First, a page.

Struktur und Dynamik transkriptionell aktiver Chromatindomänen von Drosophila melanogaster Interphasechromosomen

The interphase chromatin is folded into spatial domains that compact the DNA and organize the regulation of gene activity, replication, repair and recombination. High throughput methods give valuable information on the chromatin organization on a genomic scale, however, relatively few domains have been studied in detail so far. Therefore, we engineered a condensed chromatin cassette with an internal attB sequence for site specific recombination of attP tagged DNA elements triggered by C31 recombinase. Insertion of this condensed chromatin cassette into the Drosophila genome formed an additional band on polytene chromosomes that can be used to screen for DNA elements with the capacity to form open chromatin. We demonstrated that site specific recombination of DNA forming decondensed chromatin at their endogenous sites (3C6-7 or 61C7-8) resulted in splitting of the condensed chromatin domain cassette by less condensed chromatin. The 61C7-8 interband (~20 kb) contains four protein coding genes and one noncoding transcript that are moderately transcribed in salivary glands. It also contains several overlapping binding sites for the insulator proteins BEAF and CP190 and the insulator associated chromatin protein Chriz that bind both within the endogenous and the ectopic 61C7-8 domain. The Chriz protein together with the zinc finger protein Z4 and the H3S10 kinase Jil-1 targets H3S10 phosphorylation (Gan et al., 2011) that is responsible for to open chromatin formation (Deng et al., 2008). By site specific recombination of several 61C7-8 deletions we mapped the DNA essential for open chromatin domain formation of the whole 61C7-8 locus to a proximal 490 bp fragment. (Zielke and Saumweber, 2014) that overlaps strong binding sites for Chriz, BEAF and CP190. Elimination of this fragment abrogates the binding of all three proteins. According to available data the chromatin configuration of the 61C7-8 open domain is remarkable stable in different cell lines and tissues. Our project is aimed at the understanding of the structure and 3D folding of this open chromatin domain in relation to insulator protein binding and gene activity by comparing the endogenous locus with modified versions at the ectopic position. In addition to the deletions already available we will remove selected BEAF binding sites or promoter elements in 61C7-8 and test their requirement for the decondensed state by our cassette system. Our project then has the following subjects: First, to explore the dynamics of the chromatin domain, we will test 61C6-7 chromatin protein binding, histone modifications and gene expression at different stages of development (early embryos, larval and adult tissues) using a home made tiling array of the region. Second, by ChIP-PCR and RT-PCR experiments with chromatin from 3rd instar salivary glands we will compare protein binding, histone modifications and transcription at the ectopic domain with that at the endogenous locus. The sequence of the ectopic and the endogenous 61C7-8 DNA varies at a number positions, which will be used to distinguish between them by PCR. This will allow us to assay the requirement of DNA elements for protein binding, histone modifications and transcription at both sites simultaneously. Third, we will perform a domain wide 3D interaction analysis by 4C comparing ectopic domains with different deletions and point mutations with the endogenous locus. This will explain how rather restricted elements can influence the chromatin structure of the whole domain. Fourth, investigation of interband chromatin will allow generalizations on mechanisms responsible for the formation of open chromatin domains. Using our condensed chromatin domain cassette we obtained 43 insertions into interbands at different genomic positions. Their genomic coordinates will be used as starting point for fine mapping of open domains by a combination of data mining for protein binding and histone modifications from modENCODE and high resolution in situ mapping.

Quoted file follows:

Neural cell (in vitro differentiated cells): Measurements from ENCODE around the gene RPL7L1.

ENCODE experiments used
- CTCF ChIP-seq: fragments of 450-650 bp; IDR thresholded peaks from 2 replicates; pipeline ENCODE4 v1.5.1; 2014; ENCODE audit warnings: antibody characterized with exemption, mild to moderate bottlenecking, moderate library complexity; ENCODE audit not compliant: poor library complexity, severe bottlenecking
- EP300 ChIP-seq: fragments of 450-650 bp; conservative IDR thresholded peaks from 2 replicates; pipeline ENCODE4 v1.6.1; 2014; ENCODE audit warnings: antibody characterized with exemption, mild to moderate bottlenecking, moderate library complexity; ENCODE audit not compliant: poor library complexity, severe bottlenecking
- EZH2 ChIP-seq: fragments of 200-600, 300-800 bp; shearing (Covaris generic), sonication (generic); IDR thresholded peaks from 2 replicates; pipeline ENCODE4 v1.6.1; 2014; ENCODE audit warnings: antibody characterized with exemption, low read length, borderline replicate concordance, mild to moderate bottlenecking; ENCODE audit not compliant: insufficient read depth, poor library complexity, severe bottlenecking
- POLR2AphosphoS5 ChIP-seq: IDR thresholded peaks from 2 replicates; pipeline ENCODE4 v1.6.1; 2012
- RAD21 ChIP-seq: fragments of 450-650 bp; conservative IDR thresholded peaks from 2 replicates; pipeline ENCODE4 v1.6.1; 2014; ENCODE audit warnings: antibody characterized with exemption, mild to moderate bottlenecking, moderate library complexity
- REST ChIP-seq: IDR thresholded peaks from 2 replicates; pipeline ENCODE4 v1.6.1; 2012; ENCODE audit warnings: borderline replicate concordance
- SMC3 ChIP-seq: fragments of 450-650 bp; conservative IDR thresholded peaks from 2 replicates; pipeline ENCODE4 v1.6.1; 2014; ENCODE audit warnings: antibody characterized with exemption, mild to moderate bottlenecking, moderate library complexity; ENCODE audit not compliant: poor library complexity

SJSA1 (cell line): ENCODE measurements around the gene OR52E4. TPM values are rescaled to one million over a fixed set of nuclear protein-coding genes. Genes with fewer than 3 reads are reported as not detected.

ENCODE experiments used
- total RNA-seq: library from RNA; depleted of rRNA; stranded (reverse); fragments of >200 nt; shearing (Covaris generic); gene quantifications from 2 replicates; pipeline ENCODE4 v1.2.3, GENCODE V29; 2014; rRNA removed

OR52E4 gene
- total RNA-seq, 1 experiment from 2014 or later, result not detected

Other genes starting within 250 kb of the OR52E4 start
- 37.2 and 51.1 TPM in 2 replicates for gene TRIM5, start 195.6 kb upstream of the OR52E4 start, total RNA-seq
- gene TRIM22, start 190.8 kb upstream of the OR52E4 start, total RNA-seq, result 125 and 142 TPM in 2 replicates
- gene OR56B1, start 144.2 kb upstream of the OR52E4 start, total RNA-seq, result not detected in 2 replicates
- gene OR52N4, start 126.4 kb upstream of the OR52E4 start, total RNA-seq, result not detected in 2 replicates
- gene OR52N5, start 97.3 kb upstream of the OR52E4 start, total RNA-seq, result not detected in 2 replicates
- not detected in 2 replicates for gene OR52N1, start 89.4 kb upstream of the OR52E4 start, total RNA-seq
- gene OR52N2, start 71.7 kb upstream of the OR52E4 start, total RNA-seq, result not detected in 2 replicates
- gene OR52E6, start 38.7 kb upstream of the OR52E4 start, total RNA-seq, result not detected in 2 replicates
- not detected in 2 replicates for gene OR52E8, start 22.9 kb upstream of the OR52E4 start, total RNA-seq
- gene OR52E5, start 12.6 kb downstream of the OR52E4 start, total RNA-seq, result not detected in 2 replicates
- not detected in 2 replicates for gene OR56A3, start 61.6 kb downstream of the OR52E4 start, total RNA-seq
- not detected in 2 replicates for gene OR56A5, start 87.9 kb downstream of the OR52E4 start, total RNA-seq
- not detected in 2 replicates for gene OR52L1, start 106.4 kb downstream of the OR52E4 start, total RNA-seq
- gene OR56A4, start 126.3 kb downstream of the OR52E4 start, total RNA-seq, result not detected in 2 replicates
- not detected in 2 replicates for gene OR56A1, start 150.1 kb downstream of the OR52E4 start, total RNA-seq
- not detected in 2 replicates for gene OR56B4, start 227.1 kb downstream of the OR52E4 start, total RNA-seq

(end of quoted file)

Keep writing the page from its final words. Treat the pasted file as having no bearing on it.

Saumweber, Harald Prof. i.R. Dr. rer. nat. (Details) (Zytogenetik)

Projektstart: 09/2014
Projektende: 10/2016

J Cell Sci (2014) 127, 2365-75

Zuletzt aktualisiert 2020-11-11 um 10:34